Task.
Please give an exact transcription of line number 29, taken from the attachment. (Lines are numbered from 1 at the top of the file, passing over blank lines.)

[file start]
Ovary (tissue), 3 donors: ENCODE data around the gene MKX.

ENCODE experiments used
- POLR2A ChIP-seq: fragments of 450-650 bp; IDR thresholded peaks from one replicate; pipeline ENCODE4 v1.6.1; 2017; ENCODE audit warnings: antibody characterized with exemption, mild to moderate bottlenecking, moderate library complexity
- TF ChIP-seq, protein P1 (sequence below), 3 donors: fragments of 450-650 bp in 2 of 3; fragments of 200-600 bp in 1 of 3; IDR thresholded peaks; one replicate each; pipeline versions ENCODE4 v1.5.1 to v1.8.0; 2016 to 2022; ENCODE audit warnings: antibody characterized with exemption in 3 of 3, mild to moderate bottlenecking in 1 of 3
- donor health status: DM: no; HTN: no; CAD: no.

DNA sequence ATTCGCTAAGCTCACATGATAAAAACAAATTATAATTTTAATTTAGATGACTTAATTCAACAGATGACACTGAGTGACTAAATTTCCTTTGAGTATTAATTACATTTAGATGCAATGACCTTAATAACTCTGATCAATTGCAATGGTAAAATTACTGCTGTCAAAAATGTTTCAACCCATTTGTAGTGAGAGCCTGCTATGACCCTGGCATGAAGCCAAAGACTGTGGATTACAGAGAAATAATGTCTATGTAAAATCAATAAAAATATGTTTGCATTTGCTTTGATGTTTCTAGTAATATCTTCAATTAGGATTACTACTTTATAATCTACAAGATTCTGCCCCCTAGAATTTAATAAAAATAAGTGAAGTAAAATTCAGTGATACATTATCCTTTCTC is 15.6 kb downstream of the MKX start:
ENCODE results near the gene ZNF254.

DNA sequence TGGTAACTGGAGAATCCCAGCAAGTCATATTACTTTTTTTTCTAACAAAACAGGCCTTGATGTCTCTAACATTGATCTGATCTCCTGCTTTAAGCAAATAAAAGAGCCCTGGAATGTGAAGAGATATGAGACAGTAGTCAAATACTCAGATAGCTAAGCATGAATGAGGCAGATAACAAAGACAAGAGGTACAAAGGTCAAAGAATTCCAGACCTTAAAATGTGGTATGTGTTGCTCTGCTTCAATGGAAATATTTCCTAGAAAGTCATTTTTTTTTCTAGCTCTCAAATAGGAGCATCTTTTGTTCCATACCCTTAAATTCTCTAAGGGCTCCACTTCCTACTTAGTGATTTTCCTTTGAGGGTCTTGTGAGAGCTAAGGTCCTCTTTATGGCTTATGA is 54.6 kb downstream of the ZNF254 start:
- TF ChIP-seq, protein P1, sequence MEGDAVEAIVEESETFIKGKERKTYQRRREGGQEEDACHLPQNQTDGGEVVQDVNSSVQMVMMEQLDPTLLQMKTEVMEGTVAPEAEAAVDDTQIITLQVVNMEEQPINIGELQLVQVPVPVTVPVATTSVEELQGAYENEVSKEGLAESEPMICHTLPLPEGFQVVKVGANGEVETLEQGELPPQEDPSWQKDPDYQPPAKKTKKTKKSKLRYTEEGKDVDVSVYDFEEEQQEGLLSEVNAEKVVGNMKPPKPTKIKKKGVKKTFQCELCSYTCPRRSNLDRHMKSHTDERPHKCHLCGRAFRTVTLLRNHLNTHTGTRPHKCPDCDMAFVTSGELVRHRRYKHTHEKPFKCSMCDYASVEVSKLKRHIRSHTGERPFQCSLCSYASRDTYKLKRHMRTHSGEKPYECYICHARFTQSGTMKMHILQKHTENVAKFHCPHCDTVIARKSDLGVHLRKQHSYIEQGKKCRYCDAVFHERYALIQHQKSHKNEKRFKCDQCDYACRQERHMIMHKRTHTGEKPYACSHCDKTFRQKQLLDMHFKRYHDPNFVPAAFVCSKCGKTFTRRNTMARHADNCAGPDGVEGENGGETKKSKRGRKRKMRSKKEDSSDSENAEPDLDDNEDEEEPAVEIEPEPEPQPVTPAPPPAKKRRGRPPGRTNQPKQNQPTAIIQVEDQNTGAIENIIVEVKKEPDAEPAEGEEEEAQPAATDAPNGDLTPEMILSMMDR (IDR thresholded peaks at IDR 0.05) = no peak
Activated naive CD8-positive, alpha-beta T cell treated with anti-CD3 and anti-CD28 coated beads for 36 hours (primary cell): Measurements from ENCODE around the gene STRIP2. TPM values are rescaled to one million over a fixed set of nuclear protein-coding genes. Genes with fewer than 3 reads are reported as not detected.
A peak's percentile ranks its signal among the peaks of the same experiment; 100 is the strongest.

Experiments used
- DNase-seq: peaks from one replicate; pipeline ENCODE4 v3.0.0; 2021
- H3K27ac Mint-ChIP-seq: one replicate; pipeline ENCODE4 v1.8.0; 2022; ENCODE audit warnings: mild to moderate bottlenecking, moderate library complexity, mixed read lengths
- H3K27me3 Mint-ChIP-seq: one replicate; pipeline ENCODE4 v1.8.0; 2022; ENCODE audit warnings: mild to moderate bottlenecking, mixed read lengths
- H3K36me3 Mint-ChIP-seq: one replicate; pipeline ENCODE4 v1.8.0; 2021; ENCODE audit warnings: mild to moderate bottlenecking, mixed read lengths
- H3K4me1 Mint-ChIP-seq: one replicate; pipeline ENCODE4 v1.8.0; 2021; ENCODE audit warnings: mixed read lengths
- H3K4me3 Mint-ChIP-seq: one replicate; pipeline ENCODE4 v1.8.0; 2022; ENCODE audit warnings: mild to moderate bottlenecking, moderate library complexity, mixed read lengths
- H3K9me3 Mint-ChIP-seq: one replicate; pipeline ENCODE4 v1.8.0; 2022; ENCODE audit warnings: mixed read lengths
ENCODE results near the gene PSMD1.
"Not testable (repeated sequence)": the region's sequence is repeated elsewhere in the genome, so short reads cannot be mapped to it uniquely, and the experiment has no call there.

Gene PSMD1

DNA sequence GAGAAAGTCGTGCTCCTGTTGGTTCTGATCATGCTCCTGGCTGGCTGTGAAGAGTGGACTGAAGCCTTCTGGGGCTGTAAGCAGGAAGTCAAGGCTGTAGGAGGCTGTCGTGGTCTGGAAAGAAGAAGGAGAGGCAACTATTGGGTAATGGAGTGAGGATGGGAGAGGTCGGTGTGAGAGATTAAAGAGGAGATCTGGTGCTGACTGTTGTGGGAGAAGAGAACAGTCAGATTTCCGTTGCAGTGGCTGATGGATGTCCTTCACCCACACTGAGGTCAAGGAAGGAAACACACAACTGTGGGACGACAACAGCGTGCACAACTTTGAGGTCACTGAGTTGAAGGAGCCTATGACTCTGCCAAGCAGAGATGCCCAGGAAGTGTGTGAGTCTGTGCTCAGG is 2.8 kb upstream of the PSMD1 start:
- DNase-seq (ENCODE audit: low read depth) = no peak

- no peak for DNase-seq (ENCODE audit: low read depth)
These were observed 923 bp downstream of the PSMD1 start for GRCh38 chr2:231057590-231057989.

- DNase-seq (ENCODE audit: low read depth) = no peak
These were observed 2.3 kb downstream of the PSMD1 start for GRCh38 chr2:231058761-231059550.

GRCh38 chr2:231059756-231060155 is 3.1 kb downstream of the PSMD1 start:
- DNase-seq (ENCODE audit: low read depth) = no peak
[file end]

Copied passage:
GRCh38 chr2:231059756-231060155 is 3.1 kb downstream of the PSMD1 start: